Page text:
Knee-deep no more: Edmonton city councillors voted Tuesday to go ahead with renovations to the city hall wading pool which will see the depth go from the current 40 centimetres to just 15 centimetres.
“It’s going to actually, from my point of view, be better in the sense it’s going to be much more accessible to persons with disabilities,” Mayor Don Iveson said on Tuesday.
The pool upgrades coincide with rehabilitation work on Churchill Square.
But after the shallow pool plans were revealed, there was an uproar from the public, with council taking a second look at the plans.
City councillors heard from details from administrators about alternative forms of security and surveillance and concerns about the need to filter the water of a deeper pool more frequently.
There were also concerns surrounding building codes. In order to be compliant, the city would need to build a permanent two-metre-high fence, drain the pool every night or provide 24-hour security, the sides and bottom of the pool must be white in colour and there would need to be a washroom and change rooms built.
Late last year, city administration proposed three options: one that would make the pool shallower, and two others which keep the original depth but make the space safer.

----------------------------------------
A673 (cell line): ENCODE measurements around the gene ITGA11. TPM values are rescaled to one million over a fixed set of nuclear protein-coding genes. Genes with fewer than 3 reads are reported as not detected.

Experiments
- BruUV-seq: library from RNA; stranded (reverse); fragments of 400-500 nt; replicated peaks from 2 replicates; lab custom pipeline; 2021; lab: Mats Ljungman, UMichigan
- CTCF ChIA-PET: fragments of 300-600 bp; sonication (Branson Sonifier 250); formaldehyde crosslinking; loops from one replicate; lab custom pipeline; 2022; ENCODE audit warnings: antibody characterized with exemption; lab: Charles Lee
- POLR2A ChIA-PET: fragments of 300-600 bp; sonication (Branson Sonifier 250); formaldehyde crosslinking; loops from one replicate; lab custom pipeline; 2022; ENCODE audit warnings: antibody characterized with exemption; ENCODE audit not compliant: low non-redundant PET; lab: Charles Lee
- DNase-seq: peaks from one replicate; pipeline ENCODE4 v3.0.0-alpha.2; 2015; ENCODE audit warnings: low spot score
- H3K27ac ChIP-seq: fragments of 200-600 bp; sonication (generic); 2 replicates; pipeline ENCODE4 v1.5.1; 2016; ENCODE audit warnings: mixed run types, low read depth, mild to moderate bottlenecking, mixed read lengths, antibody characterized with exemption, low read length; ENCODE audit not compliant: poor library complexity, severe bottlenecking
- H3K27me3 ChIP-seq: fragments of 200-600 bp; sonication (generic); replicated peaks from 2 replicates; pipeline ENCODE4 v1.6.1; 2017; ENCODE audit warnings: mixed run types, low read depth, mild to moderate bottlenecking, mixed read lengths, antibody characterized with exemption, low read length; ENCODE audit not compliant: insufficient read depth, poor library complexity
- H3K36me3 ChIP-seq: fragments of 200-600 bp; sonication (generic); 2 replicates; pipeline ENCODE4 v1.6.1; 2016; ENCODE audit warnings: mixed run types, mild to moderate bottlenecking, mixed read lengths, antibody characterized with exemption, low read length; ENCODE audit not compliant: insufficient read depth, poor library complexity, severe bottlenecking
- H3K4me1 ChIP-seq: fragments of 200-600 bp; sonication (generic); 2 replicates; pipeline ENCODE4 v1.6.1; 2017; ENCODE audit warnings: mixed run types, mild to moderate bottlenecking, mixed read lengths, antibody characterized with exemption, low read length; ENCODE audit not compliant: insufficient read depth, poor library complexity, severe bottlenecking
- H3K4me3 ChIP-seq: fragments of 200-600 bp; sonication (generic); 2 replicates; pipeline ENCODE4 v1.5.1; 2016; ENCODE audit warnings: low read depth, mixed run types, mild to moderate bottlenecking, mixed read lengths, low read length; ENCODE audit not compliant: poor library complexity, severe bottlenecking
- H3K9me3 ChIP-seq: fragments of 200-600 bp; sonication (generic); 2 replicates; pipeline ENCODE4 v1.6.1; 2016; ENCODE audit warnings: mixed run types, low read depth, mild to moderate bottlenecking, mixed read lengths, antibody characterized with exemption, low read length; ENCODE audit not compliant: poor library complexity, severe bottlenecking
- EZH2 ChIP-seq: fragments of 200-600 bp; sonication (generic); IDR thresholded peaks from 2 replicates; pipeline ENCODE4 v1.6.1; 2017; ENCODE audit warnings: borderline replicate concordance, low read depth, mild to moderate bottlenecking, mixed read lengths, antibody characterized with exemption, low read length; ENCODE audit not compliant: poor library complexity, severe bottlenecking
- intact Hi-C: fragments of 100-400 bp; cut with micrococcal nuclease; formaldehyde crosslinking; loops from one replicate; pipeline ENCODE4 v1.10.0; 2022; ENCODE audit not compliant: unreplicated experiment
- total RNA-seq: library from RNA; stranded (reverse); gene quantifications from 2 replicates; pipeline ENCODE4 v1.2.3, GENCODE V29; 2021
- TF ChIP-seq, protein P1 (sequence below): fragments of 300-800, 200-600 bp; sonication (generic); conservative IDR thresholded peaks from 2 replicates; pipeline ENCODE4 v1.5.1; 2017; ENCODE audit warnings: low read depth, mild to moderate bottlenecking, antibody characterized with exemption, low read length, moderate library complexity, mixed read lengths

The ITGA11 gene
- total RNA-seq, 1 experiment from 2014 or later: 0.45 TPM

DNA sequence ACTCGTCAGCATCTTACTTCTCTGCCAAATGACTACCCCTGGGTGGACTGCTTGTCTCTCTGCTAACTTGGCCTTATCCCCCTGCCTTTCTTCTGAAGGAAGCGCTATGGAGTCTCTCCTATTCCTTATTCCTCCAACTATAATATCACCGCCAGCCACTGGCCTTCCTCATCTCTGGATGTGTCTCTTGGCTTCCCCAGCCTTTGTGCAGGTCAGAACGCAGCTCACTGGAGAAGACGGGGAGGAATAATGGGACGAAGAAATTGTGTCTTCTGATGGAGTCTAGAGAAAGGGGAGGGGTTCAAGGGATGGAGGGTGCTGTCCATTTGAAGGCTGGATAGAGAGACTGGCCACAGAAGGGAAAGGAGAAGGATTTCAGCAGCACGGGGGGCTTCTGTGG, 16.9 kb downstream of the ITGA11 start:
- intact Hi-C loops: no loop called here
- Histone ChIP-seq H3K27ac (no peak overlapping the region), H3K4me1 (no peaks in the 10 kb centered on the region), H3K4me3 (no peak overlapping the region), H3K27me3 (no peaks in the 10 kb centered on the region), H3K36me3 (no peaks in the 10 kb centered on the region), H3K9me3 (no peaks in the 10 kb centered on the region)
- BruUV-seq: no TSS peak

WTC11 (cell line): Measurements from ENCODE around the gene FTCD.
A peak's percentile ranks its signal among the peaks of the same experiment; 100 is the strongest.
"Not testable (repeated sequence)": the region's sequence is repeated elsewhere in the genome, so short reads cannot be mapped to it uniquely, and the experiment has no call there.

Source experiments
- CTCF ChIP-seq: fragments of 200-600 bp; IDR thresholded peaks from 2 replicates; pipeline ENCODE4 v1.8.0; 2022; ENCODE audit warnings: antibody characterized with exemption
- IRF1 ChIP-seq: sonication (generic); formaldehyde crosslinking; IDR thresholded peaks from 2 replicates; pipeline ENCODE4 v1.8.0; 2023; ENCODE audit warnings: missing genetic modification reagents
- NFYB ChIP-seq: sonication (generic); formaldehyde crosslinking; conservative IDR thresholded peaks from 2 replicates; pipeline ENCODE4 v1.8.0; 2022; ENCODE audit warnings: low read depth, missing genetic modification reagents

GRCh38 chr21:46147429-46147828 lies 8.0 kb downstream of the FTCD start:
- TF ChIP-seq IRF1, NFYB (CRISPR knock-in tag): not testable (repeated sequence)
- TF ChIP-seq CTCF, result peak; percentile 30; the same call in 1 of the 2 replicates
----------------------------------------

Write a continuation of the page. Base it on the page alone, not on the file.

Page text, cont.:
The first was to reduce the depth of the water from 40 centimetres to 15 centimetres. Construction is expected to last for 13 months and will allow for the plaza to be reopened for the 2019 festival season. But the report said public feedback has not been favourable for that option.
The report also looked at keeping the water at 40 centimetres deep and building either a two-metre-high fence or having 24-hour security. Both options would have required an additional $400,000 to upgrade the filtration system required for the larger volume of water and would have taken an additional six months, which could have impacted the 2019 festival season.
According to the report, the fence would have impacted overall aesthetics, flow and usage of the city hall plaza and 24-hour security would have been costly. The city said hiring staff, including dedicated overnight on-site security, would have cost an estimated $24,000 a year in operating costs.
Council voted 8-4 (one councillor was not present) to go with the original plan for a shallow pool, leaving several councillors upset.
“In the big scheme of things, this is not about the money,” Councillor Mike Nickel explained. “This is about the people and that’s why I spoke about the social return on investment that this pool had offered.”
With the shallow pool plan getting the green light, for some it raises questions about a disconnect between what the public wants and what city hall decides.
“Well, isn’t that a very good question and that’s what people should be asking,” suggested Councillor Aaron Paquette, a strong advocate for keeping the pool knee-deep.
Construction on the 15-centimetre-deep wading pool starts soon with plans to reopen it in the summer of 2019.
— With files from Vinesh Pratap, Quinn Ohler and Emily Mertz, Global News
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